I was about to leave my friends house when I spotted a group of boys sat on her wall, directly next to the gate. I sighed because I knew they were going to say something before they did. I slipped through the gate uncomfortably feeling their eyes watching me as my back turned. I could feel one of them leer at me as he shouted ‘alright pretty’ and I ignored. He then started shouting OI aggressively and I let out a nervous laugh because I could not believe this loser thought he even had a chance. He then shouted ‘OI DON’T WALK AWAY AND LAUGH AT ME. RUDE BITCH’ in a very serious hasty tone as if I owed him something, as if I AM EXPECTED to stop in my tracks every time some lowlife fancies the look of me. I knew his reaction was because his friends were in front of them, nevertheless I wonder who parents these types of boys. I get this harassment daily in London and sometimes I fear that I will lose my temper and get rude back as I have done before. This makes me feel vulnerable as a woman because these types of men do not like to be embarrassed and feel some sort of self entitlement and they will punish, verbally or physically any girl who dares to reject their advances.
New submission from RC
This happened a couple of weeks ago. I live on a quiet street in a nice area, and though I’ve been cat-called/leered at in other parts of London, I had never experienced it in my area before.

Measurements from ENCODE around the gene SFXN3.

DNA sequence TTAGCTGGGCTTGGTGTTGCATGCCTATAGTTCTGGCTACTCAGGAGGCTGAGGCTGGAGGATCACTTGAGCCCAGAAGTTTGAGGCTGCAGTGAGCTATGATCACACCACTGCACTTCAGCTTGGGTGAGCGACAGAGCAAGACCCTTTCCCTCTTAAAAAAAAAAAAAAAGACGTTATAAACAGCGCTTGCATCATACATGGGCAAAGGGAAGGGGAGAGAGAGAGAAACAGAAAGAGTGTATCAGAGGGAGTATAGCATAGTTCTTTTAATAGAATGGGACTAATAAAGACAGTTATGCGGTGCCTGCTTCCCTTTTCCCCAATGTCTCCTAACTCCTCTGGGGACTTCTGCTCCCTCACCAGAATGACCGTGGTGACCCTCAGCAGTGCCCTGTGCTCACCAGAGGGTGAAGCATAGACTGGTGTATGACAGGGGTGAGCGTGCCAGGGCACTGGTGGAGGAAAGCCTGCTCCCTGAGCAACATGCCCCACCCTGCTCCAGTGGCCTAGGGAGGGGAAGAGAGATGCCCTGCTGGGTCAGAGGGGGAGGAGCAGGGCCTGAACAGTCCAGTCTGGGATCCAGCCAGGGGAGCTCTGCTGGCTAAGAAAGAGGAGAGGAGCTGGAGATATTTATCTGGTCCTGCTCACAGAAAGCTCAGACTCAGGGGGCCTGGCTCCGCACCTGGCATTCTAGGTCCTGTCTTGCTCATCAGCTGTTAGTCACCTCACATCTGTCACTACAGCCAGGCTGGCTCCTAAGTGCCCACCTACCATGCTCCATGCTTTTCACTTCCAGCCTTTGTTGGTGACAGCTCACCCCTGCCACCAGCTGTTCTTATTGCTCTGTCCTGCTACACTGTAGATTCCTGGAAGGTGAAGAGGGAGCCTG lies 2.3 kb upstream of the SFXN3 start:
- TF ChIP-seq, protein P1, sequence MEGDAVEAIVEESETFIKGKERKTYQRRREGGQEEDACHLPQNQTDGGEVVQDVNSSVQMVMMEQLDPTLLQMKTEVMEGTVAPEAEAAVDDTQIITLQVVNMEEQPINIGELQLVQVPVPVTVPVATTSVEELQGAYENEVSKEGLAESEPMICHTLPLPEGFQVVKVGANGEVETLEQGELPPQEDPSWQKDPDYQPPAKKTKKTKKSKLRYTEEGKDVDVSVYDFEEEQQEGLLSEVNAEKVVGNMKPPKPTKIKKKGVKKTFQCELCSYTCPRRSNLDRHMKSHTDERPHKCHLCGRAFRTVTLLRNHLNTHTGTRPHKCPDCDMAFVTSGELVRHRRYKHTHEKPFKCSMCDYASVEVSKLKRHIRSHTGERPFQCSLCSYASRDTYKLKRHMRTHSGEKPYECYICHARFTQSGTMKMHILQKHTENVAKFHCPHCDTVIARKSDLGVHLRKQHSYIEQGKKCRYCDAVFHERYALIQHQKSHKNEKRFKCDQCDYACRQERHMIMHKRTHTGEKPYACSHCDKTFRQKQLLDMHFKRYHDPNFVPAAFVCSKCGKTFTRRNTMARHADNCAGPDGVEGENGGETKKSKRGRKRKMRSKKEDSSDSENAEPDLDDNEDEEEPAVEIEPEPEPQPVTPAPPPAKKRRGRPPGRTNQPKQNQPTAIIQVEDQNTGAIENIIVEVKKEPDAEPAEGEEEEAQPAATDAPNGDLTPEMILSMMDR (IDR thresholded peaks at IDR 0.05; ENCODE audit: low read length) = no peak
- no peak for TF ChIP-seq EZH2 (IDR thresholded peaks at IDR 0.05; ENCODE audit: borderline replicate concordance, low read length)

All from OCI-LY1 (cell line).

My grandma had died unexpectedly the day before, and I left my house mid-morning to travel out to see my parents and help them prepare for the funeral. I was wearing jeans and a jacket, not that it matters. I noticed three young men half way down the street, but paid them not notice. However, they all stared at me as I walked past, and the minute I was passed them started saying things like “look at that ass”, “I definitely would”, “yeah, shake that”.
Normally I have head phones in, so pretend I don’t hear this kind of thing and ignore it. This time I didn’t. I walked on for a couple of seconds, but then realised how furious I was that they felt entitled to interrupt my grief by commenting on my body. I turned around and shouted “fuck off; my grandma just died!”. They looked embarrassed and started to mumble how they were just trying to complement me by saying I looked nice. I walked away still feeling furious, but stronger.
New submission from jenny
I was standing peering up at the display board. To the left of me, a train was in the platform with its doors open, about to leave. Suddenly, a man saw the train doors about to close and, running up on my right hand side, grabbed my waist and used me like a lamp post to swing round and leap onto the train. It didnt hurt, it was a creepy, slimy sort of touch. If I’d been quick enough to stick my foot out, he would have gone flying. damn.
New submission from EC
Last night I was riding my bike home, like I do every night, the five miles between work and my house. I’d had a long day at work and it was nearly 9pm and I was basically desperate to get home and sleep.